As the city of Davis and Yolo County brace for a potential showdown on Tuesday over three proposed “special study areas” on the Davis periphery which have been proposed for inclusion in the Yolo County General Plan Update, one side issue that has angered many has been the scheduling format that has been laid out by the Yolo County Board of Supervisors, or more to the point, the lack of a scheduling format.
The way things stand now, the board is prepared to hear each of the localities’ plan individually and make a determination as to what to do on staff recommendations. The meeting is set to start at 9 a.m. on Tuesday, July 17, 2007. It would then run until lunch and break. Then the board would take up regular business at 1:30 until they concluded that business. Upon completion of that business, they would resume discussion on the General Plan Update. Previously in February, the meeting ran until 11 pm. The format has caused a number of inconveniences to citizens and also localities who are affected by the proposed developments.
First, the county cannot pinpoint a time when a given localities proposals will appear on the agenda. That means that citizens planning to speak either have to stay all day or coordinate with others as to when to appear.
Moreover, representatives from the localities have work commitments and in the case of the city of Davis, a full blown city council meeting that evening.
The board meets during the day, meaning that people who work are often unable to go to these meetings. This may not seem like a big deal, but it gives an advantage to developers who have their representatives paid to be at the meeting, but not citizens who have to work.
People who cannot stay all day are thus left to guess as to when their item comes before the board of supervisors.
This entire set up seems un-democratic and to discourage rather than encourage participation. It does not make sense for the county to be taking up other business along side the general plan discussion. Moreover, it would make more sense to take up a few proposals at a time, so that everyone knows when their city or location will come up and can plan accordingly.
For items like this, it would make more sense to schedule an evening meeting, where they could take up four to six proposals at a time, discuss them within a period of time, and then have a series of these meetings.
The tension is especially high at this point because the perceived stakes are also high. The county is proposing three large areas on Davis’ periphery be placed into “special study areas.” As much as that is causing large concern, no one is exactly sure what this means–whether they go into the county’s general plan EIR or whether that means a separate process is about to begin to study these areas and determine whether they should be entitled and their land use designation changed.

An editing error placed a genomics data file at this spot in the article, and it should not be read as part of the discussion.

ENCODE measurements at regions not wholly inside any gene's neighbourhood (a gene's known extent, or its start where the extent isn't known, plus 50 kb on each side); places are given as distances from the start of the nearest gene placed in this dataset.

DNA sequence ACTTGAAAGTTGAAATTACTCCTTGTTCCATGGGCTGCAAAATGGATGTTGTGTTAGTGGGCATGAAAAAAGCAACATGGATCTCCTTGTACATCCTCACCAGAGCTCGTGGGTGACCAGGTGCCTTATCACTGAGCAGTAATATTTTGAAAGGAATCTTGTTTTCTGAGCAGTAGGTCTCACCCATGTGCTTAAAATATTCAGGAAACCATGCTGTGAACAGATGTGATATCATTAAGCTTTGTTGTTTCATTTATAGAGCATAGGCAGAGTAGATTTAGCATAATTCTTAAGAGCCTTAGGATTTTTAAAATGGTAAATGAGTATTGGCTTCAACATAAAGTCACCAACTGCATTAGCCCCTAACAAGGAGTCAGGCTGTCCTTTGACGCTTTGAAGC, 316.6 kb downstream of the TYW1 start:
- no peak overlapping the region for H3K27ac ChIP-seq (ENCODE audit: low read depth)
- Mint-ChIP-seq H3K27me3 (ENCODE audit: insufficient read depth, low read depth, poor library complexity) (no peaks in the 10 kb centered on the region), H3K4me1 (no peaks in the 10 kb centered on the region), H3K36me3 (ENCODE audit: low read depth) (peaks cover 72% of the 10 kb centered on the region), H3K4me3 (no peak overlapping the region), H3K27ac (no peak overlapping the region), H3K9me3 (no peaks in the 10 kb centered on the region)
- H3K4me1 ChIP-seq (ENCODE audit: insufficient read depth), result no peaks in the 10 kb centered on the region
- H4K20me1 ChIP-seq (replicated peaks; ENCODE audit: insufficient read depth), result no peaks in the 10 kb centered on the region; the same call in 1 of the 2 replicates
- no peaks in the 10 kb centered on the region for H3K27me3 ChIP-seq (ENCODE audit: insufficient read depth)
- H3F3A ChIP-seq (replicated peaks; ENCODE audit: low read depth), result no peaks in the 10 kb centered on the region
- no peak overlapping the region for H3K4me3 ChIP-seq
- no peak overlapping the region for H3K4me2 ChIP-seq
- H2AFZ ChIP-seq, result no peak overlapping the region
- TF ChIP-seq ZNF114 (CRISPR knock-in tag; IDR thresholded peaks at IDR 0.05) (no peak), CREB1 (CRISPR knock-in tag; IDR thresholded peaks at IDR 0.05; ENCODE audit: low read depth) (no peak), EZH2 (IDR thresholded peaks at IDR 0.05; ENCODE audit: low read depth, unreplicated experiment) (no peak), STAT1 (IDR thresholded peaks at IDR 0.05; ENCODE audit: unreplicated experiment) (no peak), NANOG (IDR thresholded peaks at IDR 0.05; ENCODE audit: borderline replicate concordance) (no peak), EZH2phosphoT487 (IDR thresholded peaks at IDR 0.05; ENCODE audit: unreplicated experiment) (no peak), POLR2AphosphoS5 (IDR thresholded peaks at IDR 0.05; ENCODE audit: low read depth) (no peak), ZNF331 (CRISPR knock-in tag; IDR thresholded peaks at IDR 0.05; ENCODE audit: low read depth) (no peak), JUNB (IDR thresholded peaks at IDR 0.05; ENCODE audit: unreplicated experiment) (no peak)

Regardless, this fight can be stopped tomorrow. The prognosis of this is clear–if the county votes against studying these three areas on Davis’ periphery, the proposal dies. If however, the county votes to study these three areas on Davis’ periphery, the fighting and war of words that we have seen this past week is just the beginning.
Efforts are presently underway to launch a recall effort if this process moves forward to a point where a single-vote of the board would lead to a land-use designation change. However, everyone seems hopeful that such a last resort can be avoided. Tomorrow’s meeting will go a long way toward resolving precisely that question.
The Vanguard will be there–blogging live
The People’s Vanguard of Davis will be at the meeting, blogging live with updates about progress and proposals that have come forward. Citizens of Davis should stay tuned and the Vanguard will provide them with a ballpark as to when the county will take on the issues for discussion on the “study areas” on the periphery of the city of Davis and alert them as to when the County begins discussion on the Davis items. Citizens who wish to address the board of supervisors, will have time to get up to Woodland and come speak at that point in time. Stay logged into the Vanguard for wall-to-wall coverage and breaking news of key events with regards to the General Plan Update as they happen.
—Doug Paul Davis reporting